Glasnow is a perfect no. 2 pitcher to complement Cy Young winner Blake Snell, and he should pair with Snell quite well for the foreseeable future down in Tampa Bay.

AL West

Mitch Haniger – OF, Seattle Mariners

One of the few bright spots that the Seattle Mariners have left on their team is Mitch Haniger, who lived on through the house cleaning that GM Jerry Dipoto and company took care of over the offseason. The outfielder looks to be the leader of the team’s young core that currently is at the major-league level, and Haniger will be looked upon to help carry this team through a rough upcoming season.

First drafted by the Milwaukee Brewers in the first round in 2012, Haniger was sent to the Arizona Diamondbacks in the Gerardo Parra trade in 2014. Then, Haniger was shipped out to Seattle along with Jean Segura in the Ketel Marte and Taijuan Walker deal in 2016, where he currently plays.

Haniger hit .285 last seasons, belting 26 long balls and driving in 93 while walking 70 times across 157 starts. He is a very toolsy outfielder who does not overly excel in one category but is sufficient and above average in most offensive and defensive categories.

NL Central

Jordan Hicks – RP/CL St. Louis Cardinals

As hard as it may be to overlook such players as Lorenzo Cain from Milwaukee, David Bote from Chicago and Jameson Taillon from Pittsburgh in this category, Jordan Hicks is the most deserving. Owner of the division’s second-best fastball (Josh Hader takes the cake in this category), Hicks is an electric arm for the Cardinals out of the pen.

Only being 22 years of age and currently in his second season up at the MLB level, Hicks has a ton of room to grow, and he will be given that room on a Cardinals team that is looking to compete once again after having a tumultuous 2018 season.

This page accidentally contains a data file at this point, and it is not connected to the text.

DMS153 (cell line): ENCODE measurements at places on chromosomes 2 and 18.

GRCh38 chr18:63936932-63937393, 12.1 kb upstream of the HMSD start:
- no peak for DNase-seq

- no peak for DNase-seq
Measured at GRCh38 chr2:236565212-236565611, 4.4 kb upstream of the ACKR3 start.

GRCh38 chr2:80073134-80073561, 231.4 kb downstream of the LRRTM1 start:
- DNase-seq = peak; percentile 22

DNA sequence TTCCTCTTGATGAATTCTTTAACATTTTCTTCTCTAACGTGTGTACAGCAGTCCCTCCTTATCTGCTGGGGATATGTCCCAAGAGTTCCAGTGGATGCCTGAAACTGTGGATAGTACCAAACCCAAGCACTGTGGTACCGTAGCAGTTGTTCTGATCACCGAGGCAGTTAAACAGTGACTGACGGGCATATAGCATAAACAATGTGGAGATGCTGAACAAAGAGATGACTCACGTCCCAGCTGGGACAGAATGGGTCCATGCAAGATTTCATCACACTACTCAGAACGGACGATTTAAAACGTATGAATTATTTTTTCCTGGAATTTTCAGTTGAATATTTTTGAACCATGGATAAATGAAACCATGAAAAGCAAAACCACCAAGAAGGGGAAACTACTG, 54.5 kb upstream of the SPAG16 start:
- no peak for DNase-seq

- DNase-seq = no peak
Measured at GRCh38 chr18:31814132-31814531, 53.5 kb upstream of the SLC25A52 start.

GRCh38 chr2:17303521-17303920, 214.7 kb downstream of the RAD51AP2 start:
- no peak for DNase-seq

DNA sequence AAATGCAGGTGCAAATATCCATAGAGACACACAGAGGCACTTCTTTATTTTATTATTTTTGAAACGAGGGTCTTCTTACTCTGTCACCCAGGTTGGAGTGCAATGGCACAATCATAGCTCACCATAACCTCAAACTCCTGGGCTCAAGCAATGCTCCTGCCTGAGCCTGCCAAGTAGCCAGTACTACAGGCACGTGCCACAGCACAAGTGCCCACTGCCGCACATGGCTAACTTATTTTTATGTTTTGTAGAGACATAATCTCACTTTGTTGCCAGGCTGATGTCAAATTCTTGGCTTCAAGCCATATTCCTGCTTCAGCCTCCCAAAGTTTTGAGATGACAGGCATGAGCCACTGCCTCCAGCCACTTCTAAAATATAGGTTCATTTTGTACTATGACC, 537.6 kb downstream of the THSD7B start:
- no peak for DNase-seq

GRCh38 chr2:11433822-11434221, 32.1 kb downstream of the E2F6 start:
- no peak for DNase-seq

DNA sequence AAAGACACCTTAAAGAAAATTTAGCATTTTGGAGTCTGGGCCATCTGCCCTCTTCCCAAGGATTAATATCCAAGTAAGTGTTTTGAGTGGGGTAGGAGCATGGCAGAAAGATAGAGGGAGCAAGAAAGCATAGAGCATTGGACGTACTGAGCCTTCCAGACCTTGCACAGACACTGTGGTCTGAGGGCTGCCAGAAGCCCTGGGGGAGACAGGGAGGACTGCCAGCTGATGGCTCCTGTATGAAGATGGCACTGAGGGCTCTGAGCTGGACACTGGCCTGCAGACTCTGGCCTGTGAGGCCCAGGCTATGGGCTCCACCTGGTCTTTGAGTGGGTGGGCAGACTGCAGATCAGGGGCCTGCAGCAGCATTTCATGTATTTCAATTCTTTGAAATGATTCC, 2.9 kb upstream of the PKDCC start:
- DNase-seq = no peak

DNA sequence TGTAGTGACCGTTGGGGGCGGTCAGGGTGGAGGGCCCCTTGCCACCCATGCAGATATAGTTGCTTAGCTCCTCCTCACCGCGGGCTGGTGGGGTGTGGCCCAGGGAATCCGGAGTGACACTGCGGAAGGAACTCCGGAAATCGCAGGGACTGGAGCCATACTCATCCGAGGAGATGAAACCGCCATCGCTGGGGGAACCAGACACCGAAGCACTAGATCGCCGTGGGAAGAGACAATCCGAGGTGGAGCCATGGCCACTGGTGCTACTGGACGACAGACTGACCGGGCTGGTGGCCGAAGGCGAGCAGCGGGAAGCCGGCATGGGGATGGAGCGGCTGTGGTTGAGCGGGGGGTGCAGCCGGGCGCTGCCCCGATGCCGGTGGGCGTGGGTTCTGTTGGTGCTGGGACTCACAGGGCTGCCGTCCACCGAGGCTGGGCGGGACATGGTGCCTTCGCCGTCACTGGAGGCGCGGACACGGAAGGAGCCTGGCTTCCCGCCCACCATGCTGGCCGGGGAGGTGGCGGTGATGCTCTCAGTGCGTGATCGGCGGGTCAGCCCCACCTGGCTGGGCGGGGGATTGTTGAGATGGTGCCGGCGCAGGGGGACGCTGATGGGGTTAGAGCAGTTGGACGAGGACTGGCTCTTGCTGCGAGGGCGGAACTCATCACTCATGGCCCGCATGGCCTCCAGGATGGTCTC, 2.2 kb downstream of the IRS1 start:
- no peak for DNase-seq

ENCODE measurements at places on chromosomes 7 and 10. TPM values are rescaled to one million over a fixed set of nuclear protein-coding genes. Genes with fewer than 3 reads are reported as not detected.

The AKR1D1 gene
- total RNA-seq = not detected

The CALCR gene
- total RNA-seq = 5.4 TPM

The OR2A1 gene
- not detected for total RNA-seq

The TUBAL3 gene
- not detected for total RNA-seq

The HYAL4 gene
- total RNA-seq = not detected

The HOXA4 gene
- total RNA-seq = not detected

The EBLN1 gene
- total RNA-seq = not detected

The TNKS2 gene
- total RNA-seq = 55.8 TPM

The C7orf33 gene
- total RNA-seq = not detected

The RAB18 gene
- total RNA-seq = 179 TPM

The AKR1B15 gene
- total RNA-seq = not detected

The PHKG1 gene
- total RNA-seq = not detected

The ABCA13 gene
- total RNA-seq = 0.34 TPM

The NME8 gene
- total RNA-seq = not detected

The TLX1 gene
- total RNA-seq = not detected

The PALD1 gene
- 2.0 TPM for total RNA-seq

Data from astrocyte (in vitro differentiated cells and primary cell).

NL East

Ozzie Albies – 2B, Atlanta Braves

The least heralded youngster on the Atlanta Braves between himself, Dansby Swanson and some guy by the name of Ronald Acuna, Ozzie Albies is that key cog in the system for Atlanta that does enough to not get noticed but enough to be very important to the team’s success.

After hitting .261 last season across 158 games and 151 starts, Albies is looking to improve upon his 24 home run, 72 RBI season and make 2019 an even better season. While these numbers are very solid for a second-year player, the now-third-year player has a ton of experience under his belt and he can use any knowledge and experience gained to improve upon his game this year.

In one of the toughest divisions in all of baseball, Albies will need to step up if the Braves want to make it out of the National League East by winning the divisional crown.

NL West

Austin Hedges – C, San Diego Padres

A bit of a surprise selection here to most, but Austin Hedges needs to finally break out of his career-defining shackles that have limited his potential. Even though 2019 marks only his fifth season in the big leagues, that is a ton of time to live up to his billing as one of the better young catchers when he was rising up through the system.

Having been with the Padres for his entire career, Hedges is going to be the defining piece in a team that seems ready to finally compete for a playoff spot in the NL, having added pieces like Eric Hosmer and Manny Machado, plus with the anticipated arrival of uber-prospect Fernando Tatis Jr.

While not seeming like it, Hedges has a ton of pressure on his shoulder in 2019, and if the team does not feel as though he factors into their future plans, they are at a point where they can easily move on and find a better catching prospect if Hedges is not deemed to be that guy.

His offense is what has held him back the most, and with added protection in the lineup every day, Hedges will see his fair share of hittable counts and pitches that he can capitalize on, which in turn would hopefully boost his playing time and potentially play himself into the good side of A.J. Preller and the organization.